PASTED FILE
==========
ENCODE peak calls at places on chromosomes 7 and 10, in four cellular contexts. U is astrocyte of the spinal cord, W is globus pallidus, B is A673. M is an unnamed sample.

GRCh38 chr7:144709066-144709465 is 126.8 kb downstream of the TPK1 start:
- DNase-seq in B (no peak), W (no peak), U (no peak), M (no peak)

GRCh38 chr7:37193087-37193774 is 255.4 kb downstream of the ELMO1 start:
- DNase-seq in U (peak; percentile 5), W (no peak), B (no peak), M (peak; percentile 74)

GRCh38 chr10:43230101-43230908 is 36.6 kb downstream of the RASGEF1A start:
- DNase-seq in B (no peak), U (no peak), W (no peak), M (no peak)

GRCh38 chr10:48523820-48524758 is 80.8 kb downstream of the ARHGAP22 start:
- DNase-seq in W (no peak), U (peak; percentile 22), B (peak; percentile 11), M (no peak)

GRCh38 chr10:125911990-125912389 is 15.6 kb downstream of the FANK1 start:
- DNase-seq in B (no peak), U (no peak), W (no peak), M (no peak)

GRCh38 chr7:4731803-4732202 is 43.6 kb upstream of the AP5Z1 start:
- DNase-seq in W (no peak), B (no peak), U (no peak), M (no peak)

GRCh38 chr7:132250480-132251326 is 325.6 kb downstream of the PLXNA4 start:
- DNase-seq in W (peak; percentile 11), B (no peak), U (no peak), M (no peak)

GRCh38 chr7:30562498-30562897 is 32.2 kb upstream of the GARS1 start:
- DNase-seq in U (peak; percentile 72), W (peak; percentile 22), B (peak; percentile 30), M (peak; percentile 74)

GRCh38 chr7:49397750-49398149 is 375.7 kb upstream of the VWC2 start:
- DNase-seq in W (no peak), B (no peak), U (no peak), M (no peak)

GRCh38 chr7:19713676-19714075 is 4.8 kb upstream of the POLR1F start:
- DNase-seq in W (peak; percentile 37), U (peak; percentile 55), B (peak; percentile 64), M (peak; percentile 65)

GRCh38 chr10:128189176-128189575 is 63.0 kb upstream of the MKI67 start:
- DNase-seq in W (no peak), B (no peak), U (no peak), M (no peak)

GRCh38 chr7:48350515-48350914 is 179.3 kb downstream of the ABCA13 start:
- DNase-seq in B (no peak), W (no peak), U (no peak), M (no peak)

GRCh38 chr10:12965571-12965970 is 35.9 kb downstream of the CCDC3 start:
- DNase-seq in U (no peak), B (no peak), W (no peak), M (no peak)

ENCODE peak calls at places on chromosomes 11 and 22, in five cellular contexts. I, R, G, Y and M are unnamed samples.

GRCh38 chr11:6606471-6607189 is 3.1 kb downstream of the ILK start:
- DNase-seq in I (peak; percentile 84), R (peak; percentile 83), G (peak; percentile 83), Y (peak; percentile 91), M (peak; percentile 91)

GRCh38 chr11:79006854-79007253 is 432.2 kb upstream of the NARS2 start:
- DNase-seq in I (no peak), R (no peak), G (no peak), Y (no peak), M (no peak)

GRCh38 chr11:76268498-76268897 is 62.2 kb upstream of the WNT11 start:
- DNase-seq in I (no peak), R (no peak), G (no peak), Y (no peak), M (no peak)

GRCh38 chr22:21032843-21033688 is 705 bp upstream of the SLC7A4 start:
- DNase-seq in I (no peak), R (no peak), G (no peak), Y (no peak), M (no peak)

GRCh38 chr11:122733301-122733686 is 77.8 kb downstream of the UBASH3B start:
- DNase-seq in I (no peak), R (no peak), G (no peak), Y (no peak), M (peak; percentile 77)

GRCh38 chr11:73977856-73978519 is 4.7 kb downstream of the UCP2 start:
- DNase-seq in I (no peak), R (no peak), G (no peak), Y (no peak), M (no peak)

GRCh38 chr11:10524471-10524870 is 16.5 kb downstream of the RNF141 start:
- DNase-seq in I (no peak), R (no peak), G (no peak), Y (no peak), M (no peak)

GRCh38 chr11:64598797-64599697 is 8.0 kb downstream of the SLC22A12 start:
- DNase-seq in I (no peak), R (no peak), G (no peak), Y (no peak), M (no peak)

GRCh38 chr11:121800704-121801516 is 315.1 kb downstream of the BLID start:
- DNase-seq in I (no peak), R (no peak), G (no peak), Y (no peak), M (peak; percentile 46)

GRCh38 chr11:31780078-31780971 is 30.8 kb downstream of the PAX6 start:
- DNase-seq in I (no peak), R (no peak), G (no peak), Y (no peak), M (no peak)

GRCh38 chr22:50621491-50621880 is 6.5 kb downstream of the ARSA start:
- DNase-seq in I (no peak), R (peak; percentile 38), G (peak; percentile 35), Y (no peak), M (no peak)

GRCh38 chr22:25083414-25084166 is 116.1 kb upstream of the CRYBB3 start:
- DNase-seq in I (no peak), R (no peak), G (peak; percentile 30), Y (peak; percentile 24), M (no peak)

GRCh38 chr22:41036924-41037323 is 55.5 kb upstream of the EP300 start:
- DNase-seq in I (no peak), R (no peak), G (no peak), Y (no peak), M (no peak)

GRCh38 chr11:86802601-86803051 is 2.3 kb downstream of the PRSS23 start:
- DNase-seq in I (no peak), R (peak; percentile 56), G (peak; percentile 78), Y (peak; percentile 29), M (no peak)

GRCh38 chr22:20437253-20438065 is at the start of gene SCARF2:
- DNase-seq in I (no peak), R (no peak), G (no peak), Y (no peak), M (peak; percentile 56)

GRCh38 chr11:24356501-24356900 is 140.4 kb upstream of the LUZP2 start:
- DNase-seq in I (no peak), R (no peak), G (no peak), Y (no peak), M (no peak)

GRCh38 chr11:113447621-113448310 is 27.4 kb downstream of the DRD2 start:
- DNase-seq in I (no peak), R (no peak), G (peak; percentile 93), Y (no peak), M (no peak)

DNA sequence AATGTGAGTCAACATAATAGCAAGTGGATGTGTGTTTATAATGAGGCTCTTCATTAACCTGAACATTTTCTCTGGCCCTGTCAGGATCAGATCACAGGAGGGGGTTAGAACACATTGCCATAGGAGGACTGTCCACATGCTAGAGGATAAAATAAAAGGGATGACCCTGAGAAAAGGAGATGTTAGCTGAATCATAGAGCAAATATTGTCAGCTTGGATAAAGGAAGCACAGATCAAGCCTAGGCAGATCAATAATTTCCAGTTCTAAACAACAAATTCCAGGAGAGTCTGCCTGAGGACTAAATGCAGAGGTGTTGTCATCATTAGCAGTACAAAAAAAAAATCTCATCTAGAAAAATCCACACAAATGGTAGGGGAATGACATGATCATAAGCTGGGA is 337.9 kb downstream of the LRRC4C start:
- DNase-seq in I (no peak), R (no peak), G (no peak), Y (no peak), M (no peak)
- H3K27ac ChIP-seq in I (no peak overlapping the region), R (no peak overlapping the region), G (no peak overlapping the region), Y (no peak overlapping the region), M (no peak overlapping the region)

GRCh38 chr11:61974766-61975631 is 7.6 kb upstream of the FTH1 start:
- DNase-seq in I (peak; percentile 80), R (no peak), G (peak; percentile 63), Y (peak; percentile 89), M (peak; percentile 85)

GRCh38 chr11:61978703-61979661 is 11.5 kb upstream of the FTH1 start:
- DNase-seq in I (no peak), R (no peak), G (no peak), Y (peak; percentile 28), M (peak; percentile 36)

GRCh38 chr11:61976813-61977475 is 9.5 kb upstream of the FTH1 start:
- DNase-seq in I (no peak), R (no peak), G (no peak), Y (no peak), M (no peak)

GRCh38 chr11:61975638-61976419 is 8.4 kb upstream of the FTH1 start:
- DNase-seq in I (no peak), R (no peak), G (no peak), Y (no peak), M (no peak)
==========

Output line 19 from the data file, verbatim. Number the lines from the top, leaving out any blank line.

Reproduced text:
- DNase-seq in W (no peak), B (no peak), U (no peak), M (no peak)